Nursing staff needs in providing palliative care for people with dementia at home or in long-term care facilities: A scoping review

Sascha R Bolt, Jenny T van der Steen, Jos M G A Schols, Sandra M G Zwakhalen, Sabine Pieters, Judith M M Meijers

Research output: Contribution to journalReview articlepeer-review


BACKGROUND: Nursing staff caring for people with dementia have a crucial role in addressing palliative care needs and identifying changes in health status. Palliative care for people with dementia is complex and requires specific competences. A lack thereof may lead to unnecessary hospitalizations, poor symptom control and undesirable burdensome treatments. Understanding what nursing staff need to provide palliative care specifically for people with dementia facilitates the development of tailored and feasible interventions.

OBJECTIVE: To investigate what is known from the literature regarding the needs in providing palliative dementia care as perceived by nursing staff working in home care or in long-term care facilities and to establish an integrated conceptualization of these needs.

DESIGN: A scoping review method combined with thematic analysis methods.

DATA SOURCES: Bibliographic databases of PubMed, CINAHL and PsycINFO were searched for primary research studies.

REVIEW METHODS: Guidelines from the Joanna Briggs Institute were utilized as a framework for setting up and conducting the scoping review. Eligible articles considered nursing staff's perceived needs in providing palliative dementia care at home or in long-term care facilities. Two authors assessed eligibility based on title and abstract, assessed full texts for selected records and assessed the quality of included articles. Thematic analysis methods were used to identify themes from relevant study findings, which were integrated to form a conceptualization.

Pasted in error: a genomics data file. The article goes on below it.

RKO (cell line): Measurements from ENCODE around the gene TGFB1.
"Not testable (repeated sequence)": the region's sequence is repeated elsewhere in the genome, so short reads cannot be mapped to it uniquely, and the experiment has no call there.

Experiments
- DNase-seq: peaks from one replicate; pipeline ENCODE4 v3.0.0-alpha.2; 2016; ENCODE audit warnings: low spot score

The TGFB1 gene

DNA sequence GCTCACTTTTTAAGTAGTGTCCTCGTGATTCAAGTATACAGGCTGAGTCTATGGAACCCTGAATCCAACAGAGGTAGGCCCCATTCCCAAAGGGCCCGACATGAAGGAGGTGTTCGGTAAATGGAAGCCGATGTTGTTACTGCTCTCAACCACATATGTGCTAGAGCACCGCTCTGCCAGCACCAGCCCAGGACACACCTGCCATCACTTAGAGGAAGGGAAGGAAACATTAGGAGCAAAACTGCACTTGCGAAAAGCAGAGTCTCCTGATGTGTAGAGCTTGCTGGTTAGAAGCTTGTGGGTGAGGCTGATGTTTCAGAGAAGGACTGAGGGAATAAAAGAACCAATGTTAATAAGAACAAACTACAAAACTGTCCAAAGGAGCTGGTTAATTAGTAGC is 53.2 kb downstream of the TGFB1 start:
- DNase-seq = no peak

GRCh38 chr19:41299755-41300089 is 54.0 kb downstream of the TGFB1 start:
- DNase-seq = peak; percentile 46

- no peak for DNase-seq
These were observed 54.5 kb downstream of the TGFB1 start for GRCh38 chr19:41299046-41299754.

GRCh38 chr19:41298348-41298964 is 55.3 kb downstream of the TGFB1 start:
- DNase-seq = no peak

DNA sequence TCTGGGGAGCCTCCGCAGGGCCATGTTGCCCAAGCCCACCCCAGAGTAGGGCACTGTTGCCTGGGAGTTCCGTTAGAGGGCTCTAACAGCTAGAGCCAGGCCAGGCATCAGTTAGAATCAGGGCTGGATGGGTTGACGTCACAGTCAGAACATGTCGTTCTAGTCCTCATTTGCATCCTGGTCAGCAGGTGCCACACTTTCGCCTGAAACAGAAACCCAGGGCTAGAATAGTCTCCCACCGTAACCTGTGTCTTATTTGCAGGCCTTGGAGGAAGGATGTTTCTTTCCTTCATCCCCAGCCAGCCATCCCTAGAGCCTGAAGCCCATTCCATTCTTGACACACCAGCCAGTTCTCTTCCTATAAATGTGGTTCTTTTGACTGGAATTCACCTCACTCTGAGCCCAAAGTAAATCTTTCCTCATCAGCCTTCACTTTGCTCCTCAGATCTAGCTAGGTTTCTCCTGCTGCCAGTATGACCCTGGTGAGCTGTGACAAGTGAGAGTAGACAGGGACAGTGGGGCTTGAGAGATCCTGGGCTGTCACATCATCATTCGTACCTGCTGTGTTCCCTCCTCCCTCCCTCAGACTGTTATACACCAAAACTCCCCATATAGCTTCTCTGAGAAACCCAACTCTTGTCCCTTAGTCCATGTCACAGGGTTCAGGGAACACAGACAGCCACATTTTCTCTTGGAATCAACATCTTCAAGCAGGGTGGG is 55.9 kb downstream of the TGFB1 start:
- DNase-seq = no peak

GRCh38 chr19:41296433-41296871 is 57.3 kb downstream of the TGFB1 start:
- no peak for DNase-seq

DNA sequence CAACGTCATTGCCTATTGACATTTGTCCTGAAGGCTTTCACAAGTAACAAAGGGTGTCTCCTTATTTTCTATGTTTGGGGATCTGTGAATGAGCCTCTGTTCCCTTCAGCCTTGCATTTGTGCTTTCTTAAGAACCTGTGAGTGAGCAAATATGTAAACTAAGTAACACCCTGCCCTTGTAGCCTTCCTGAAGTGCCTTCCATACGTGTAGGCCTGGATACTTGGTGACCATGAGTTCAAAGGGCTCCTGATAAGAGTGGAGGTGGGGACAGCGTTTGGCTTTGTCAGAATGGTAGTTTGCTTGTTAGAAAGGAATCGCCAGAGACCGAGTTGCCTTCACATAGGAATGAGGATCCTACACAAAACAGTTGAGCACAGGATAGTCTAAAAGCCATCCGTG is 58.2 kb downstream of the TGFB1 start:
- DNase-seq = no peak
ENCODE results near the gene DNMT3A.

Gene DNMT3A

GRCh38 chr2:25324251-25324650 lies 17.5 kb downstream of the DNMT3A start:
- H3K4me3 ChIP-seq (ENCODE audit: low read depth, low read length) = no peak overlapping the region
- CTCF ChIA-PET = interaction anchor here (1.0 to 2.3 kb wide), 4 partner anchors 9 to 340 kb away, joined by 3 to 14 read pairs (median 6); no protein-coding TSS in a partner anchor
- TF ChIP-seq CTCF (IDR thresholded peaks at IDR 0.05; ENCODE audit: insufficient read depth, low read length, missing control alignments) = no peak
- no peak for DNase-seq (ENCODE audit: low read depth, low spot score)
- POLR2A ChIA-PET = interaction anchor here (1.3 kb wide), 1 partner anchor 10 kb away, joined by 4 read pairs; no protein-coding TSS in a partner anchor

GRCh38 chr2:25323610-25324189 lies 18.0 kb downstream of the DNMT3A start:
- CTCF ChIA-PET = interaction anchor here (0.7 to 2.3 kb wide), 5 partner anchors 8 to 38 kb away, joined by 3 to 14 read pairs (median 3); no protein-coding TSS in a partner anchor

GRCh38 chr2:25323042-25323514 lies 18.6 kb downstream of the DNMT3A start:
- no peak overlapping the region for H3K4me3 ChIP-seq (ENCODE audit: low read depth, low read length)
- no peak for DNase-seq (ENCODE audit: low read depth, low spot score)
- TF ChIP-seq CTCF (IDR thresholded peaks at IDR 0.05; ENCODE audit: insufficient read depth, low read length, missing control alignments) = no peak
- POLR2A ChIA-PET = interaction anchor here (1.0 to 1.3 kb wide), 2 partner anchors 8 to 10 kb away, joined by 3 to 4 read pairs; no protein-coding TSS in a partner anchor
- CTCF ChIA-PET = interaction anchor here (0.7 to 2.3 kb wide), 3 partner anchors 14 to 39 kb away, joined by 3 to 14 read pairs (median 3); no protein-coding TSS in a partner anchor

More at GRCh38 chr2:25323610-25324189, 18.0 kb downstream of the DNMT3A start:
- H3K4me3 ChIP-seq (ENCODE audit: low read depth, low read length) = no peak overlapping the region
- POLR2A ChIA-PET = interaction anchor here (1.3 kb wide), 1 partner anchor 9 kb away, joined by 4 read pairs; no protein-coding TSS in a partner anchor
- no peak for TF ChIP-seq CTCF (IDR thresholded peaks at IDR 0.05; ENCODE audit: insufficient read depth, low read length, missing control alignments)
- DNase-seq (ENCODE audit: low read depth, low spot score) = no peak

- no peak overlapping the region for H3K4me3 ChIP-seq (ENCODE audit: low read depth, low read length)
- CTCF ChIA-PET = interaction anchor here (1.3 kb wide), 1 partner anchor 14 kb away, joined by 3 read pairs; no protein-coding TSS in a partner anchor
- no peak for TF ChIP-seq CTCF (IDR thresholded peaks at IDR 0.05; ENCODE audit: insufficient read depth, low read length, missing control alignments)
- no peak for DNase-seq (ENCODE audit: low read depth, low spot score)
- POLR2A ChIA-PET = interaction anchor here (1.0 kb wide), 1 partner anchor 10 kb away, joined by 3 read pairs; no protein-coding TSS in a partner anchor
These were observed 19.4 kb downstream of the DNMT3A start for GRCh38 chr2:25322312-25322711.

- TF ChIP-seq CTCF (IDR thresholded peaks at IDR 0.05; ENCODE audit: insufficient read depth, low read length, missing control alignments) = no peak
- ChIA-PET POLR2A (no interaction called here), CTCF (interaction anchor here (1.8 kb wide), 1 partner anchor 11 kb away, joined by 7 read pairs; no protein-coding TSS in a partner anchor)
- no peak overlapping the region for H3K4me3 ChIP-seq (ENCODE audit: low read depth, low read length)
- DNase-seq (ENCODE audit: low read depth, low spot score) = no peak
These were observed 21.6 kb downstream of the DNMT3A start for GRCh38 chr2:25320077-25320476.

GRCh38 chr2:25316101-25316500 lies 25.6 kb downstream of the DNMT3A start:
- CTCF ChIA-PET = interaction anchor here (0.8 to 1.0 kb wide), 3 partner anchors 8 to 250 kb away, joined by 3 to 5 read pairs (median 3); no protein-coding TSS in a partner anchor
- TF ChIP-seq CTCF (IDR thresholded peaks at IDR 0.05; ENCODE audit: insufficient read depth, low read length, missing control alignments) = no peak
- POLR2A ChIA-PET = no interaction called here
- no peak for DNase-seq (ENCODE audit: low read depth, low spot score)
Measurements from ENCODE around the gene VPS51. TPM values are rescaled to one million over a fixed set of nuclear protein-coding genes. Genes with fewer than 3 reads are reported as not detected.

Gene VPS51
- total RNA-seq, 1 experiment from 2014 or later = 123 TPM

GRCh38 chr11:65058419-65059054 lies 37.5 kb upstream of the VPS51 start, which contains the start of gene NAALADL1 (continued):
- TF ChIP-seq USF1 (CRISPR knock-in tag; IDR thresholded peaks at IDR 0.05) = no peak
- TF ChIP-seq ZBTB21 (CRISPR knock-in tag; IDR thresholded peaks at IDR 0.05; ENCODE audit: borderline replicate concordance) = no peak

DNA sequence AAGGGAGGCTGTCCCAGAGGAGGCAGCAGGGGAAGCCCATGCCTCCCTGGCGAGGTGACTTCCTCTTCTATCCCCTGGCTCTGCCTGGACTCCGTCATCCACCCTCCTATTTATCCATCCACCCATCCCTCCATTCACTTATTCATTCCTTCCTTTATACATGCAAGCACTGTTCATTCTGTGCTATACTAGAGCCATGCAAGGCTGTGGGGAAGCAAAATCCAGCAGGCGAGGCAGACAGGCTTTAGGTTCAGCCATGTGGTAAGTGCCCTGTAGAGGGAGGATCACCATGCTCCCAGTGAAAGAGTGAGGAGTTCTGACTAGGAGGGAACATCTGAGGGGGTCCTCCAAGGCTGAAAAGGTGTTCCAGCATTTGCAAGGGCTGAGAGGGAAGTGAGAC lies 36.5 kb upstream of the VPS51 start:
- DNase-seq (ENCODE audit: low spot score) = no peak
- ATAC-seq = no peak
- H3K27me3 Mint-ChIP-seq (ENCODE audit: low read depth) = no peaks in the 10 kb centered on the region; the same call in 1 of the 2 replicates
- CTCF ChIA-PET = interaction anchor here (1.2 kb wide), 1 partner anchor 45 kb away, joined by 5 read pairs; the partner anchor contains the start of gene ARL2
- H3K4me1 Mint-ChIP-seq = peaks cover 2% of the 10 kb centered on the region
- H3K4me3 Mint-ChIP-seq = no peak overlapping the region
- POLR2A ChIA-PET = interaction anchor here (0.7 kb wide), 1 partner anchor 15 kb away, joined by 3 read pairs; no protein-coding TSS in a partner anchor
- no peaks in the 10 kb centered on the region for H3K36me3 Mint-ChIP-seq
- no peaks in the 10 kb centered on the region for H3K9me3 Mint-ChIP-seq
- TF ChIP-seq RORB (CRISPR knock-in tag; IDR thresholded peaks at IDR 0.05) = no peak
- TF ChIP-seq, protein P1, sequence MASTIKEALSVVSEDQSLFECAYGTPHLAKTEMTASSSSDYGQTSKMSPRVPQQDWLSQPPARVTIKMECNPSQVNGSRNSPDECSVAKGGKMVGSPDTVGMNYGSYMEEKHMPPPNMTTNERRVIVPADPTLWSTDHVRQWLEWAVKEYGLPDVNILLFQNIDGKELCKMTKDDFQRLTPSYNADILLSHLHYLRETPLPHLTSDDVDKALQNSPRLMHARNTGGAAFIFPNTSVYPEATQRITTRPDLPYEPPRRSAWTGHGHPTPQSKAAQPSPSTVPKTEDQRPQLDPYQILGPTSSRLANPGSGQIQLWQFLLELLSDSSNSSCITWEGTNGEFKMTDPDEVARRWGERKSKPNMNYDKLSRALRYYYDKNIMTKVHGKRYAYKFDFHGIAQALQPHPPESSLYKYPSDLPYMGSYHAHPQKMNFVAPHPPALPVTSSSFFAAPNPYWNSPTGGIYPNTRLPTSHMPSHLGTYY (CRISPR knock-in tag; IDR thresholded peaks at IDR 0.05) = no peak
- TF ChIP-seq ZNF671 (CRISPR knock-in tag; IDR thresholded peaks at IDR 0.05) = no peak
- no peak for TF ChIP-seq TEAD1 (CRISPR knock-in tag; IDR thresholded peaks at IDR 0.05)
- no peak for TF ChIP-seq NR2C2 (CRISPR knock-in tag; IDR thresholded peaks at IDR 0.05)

RESULTS: Of the 15 articles that were included, most used qualitative methods (N = 13) and were conducted in long-term care facilities (N = 14). Themes reflecting nursing staff needs on a direct care-level concern recognizing and addressing palliative care needs (such as comfort), verbal and non-verbal communication, challenging behaviour and familiarity: knowing and understanding the person with dementia. On more distant levels, themes involve a need for interdisciplinary collaboration, training and education and organizational support.

CONCLUSION: A comprehensive overview of nursing staff perspectives on providing palliative care for people with dementia demonstrates interdependent needs related to recognizing and addressing palliative care needs, communicating, handling challenging behaviour and building close care relationships. These care-related needs occur within workplace and organizational contexts. Organizational support is considered insufficient. Yet, healthcare organizations have the authority to fulfil a facilitating role in implementing nursing interventions tailored to nursing staff needs. Areas for further research include home care settings, the psychosocial and spiritual domains of palliative dementia care, advance care planning and family involvement.

Original languageEnglish
Pages (from-to)143-152
Number of pages10
JournalInternational Journal of Nursing Studies
Publication statusPublished - 2019
Externally publishedYes


  • Clinical Competence
  • Dementia/nursing
  • Humans
  • Long-Term Care
  • Nursing Homes/organization & administration
  • Nursing Staff
  • Palliative Care


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